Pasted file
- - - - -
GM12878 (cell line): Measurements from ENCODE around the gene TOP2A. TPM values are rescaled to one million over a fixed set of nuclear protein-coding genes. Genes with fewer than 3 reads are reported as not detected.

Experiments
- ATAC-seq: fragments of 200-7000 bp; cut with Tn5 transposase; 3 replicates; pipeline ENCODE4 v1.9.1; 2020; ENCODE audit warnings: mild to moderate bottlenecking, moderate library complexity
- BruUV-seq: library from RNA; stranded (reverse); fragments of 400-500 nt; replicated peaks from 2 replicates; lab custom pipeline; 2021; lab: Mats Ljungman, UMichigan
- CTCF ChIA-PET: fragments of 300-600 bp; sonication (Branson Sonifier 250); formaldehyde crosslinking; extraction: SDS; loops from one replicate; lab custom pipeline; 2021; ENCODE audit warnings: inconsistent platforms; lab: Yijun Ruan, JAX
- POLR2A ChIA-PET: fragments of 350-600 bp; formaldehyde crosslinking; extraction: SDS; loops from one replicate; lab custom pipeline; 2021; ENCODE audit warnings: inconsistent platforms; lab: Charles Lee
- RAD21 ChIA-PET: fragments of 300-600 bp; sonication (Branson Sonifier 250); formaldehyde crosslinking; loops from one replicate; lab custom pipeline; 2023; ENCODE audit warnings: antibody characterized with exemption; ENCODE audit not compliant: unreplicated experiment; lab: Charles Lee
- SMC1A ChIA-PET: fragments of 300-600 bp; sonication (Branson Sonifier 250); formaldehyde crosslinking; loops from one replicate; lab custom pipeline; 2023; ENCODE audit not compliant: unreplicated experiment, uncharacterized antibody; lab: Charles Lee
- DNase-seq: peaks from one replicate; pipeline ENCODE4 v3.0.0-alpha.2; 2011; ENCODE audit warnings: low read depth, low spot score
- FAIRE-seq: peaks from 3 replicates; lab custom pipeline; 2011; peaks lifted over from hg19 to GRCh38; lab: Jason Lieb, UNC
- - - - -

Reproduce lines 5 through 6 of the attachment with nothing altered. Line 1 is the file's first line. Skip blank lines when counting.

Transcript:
- CTCF ChIA-PET: fragments of 300-600 bp; sonication (Branson Sonifier 250); formaldehyde crosslinking; extraction: SDS; loops from one replicate; lab custom pipeline; 2021; ENCODE audit warnings: inconsistent platforms; lab: Yijun Ruan, JAX
- POLR2A ChIA-PET: fragments of 350-600 bp; formaldehyde crosslinking; extraction: SDS; loops from one replicate; lab custom pipeline; 2021; ENCODE audit warnings: inconsistent platforms; lab: Charles Lee